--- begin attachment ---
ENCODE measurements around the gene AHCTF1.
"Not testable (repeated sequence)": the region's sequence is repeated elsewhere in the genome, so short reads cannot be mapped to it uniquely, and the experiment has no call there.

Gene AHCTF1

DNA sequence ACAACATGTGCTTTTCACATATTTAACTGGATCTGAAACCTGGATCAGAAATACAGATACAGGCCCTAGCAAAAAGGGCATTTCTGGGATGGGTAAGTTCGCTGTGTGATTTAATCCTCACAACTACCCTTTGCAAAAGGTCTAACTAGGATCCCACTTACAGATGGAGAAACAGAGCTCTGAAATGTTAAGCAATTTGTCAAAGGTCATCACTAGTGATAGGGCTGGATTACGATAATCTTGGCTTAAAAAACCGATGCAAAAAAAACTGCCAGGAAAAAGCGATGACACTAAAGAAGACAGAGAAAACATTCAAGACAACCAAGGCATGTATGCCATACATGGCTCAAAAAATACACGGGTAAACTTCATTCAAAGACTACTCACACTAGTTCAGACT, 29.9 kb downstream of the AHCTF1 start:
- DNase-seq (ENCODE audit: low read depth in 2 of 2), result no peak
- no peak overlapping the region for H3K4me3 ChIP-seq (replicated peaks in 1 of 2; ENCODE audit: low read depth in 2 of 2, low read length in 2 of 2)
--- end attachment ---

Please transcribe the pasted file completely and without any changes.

ENCODE measurements around the gene AHCTF1.
"Not testable (repeated sequence)": the region's sequence is repeated elsewhere in the genome, so short reads cannot be mapped to it uniquely, and the experiment has no call there.

Gene AHCTF1

DNA sequence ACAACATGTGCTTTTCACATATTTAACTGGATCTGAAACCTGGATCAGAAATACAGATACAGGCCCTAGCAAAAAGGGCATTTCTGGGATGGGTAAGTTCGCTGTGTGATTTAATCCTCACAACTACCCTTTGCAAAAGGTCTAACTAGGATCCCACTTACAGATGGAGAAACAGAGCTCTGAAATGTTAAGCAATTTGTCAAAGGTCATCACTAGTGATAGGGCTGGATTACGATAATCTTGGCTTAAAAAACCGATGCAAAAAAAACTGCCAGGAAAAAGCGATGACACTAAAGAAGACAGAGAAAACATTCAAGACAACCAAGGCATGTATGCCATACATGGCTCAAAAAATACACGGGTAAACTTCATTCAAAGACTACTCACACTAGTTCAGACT, 29.9 kb downstream of the AHCTF1 start:
- DNase-seq (ENCODE audit: low read depth in 2 of 2), result no peak
- no peak overlapping the region for H3K4me3 ChIP-seq (replicated peaks in 1 of 2; ENCODE audit: low read depth in 2 of 2, low read length in 2 of 2)